November 10, 2021

Founders of 10x Management and Authors of “Game Changer: How to Be 10x in the Talent Economy”

Dana Safa

1Huddle Podcast Episode #63

On this Bring It In podcast episode, 1Huddle’s CEO and Founder Sam Caucci sat down with Michael Solomon and Rishon Blumberg, authors of Game Changer: How to Be 10x in the Talent Economy, which shows managers how to attract and retain top talent. Solomon and Blumberg are the founders of 10X Talent, whose mission is to find the best contract tech talent and match them with the world’s most amazing companies.

On this episode of Bring It In season two, Rishon and Michael sat down with Sam and discussed management, adaptability in the workforce, and the importance of mentorship.


Audio available on Apple Podcasts, Spotify, and Google Podcasts. 

TOP 7 HIGHLIGHTS

Below are some of the insights Solomon and Blumberg shared during our chat, edited for length and clarity. You can find more Bring It In podcast episodes here.

  • “The only thing we know about the future of jobs is that the jobs that are going to exist are not the jobs that people are currently trained for.”
  • “Culture is the number one most important thing HR leaders and CEOs can do in order to try to find, hire, and retain better people.”
  • “It’s a three part process of being 10 X; it’s being high IQ, high IQ and high AQ.”
  • “Culture is a top-down thing, it can’t start at the bottom.”
  • “One of the most important things is humility and being really comfortable with all your flaws and challenges and approaching them with curiosity.”
  • “When you start thinking about why people work, the why is equal to culture.” 
  • “Culture is the number one thing CEOs and talent leaders can do to retain and hire good people.”

FULL TRANSCRIPTION

Sam: Rishon, why don’t you start us off with giving a little background on why you all wrote the book Game Changer: How to Be 10x in the Talent Economy. 

Rishon: Yeah. So, first of all, thank you so much for having me on, me and my partner, Michael Solomon. And we wrote this book mainly because we were seeing a lot of things in the marketplace that we felt weren’t being addressed, both sort of structurally, and we’ve split the book up into two sectors. The first section is about what companies need to do to prepare for the talent economy, and the second part is really about what individuals need to do to sort of 10x themselves, make themselves holistically better. 

And so it was really about conveying a lot of the things that we were seeing happening in the marketplace that wasn’t really being addressed, or if they were being addressed, they were being addressed only in certain sectors. We felt like we had sort of a unique position, having worked with a variety of different types of talent over the last 25 years, to really identify some fundamental things that we were seeing.

And it seemed like a great medium within which to get this information out. Releasing a book in a pandemic, I wouldn’t necessarily advise it for somebody, but it really brought home in a lot of ways, a bunch of the things we were writing about in much more crystal clear ways I think that it might have if the pandemic had not occurred.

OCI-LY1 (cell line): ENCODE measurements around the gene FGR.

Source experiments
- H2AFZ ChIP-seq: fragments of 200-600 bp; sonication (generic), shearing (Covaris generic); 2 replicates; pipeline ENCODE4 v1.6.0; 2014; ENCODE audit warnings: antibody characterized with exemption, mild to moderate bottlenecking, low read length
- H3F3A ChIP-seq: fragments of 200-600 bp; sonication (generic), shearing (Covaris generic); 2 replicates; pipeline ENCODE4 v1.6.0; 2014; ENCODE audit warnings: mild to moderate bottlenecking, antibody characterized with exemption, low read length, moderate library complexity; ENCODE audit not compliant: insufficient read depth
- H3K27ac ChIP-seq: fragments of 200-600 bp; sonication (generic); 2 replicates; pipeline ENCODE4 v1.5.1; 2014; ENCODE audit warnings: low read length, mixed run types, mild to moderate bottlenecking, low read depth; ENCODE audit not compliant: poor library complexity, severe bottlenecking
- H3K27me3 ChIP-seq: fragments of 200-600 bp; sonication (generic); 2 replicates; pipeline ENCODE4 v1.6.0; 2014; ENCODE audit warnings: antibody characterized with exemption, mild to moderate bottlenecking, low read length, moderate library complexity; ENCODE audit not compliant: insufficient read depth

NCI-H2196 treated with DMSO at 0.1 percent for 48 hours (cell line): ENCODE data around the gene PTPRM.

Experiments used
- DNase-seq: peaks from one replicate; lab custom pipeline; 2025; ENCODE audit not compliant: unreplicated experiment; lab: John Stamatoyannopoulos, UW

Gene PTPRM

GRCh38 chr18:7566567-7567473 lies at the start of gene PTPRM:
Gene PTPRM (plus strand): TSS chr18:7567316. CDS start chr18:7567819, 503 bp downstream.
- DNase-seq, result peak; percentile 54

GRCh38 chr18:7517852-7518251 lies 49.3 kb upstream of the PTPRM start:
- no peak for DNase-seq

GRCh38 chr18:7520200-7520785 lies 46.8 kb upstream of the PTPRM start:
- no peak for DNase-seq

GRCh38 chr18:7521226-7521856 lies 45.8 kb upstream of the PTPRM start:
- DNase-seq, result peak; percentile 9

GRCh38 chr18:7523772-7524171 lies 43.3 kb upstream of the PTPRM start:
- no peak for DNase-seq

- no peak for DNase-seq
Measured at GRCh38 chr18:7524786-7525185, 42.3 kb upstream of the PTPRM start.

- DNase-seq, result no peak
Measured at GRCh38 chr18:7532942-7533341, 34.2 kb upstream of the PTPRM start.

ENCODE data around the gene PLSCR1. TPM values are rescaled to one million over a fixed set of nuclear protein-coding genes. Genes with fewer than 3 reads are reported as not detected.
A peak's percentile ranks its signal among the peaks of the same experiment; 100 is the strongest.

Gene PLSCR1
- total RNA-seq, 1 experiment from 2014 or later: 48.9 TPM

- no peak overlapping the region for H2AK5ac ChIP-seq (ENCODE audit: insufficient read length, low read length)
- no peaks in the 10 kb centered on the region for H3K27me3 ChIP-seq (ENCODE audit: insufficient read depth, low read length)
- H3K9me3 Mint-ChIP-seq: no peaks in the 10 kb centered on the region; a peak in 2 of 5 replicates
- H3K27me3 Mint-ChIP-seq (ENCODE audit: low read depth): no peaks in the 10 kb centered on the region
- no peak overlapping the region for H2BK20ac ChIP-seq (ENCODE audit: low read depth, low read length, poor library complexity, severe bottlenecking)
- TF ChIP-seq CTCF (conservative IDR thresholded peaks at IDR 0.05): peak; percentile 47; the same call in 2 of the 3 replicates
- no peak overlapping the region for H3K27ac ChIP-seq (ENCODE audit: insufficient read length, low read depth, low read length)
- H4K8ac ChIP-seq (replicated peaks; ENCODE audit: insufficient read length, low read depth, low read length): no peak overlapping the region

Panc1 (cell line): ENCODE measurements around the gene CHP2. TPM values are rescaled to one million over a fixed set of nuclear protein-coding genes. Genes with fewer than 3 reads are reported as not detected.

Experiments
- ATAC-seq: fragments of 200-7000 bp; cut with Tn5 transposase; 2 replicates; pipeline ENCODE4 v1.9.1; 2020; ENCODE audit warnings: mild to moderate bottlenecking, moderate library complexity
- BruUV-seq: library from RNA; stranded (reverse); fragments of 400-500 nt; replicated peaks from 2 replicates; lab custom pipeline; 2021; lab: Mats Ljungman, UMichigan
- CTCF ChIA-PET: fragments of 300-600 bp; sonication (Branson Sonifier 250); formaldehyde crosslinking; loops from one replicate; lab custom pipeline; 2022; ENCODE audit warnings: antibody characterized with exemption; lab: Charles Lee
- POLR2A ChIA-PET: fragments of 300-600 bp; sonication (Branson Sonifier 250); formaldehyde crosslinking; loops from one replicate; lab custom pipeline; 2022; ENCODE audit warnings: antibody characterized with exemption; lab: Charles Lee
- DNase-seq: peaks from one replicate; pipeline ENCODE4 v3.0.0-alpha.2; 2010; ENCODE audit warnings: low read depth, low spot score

Sam: Michael, what’s been the most surprising thing since the book has been released? And like Rishon said, it’s been released during a pandemic and the world’s still changing pretty rapidly. What’s been most surprising for you? 

Michael: Something really rare happened, which is we got to look really smart because we made all these predictions that we expect to play out over this extended period of time and they really, the politician, Andrew Yang said it really well, we went through roughly 10 years of change in about 10 weeks as the entire world moved to remote work. In addition to sort of accelerating some of our predictions about remote work and some of the things about the future of work, unfortunately, I think this moment in time, and these changes are also accelerating the automation that we speak about in the book that’s going to eat a lot of jobs. Between artificial intelligence and automation, machines have the ability to do far, far more things than they did before and in the industrial and agricultural revolution, people predicted that all jobs will be eaten up. 

And everybody’s quick to say, ‘oh no, no, that those created more jobs. This is going to create more jobs. This will create different jobs.’ This is not going to create more jobs. And there are many people, I mean, I don’t know if everybody’s noticed this, but when you go to check out in a supermarket now, there’s fewer or in any retail store, there’s fewer and fewer humans that are doing that job. And if you play that out nationally or globally, it’s a lot of people. And we see this happening in fast food restaurants. We see it happening all over the place. So it’s really a moment that was coming and this is making it come a little faster. 

Sam: Yeah. And what about the last bunch of weeks, or I guess it’s maybe months now, where it feels like the conversation has swung from workers being our heroes on the frontline fighting through everything for us, doing the jobs to keep families together and the economy moving forward, to now being the ones that are being considered lazy on their couch, not willing to get up any more? I guess, when you hear that, whether it’s the daily news or in the paper, Rishon, how do you react to that?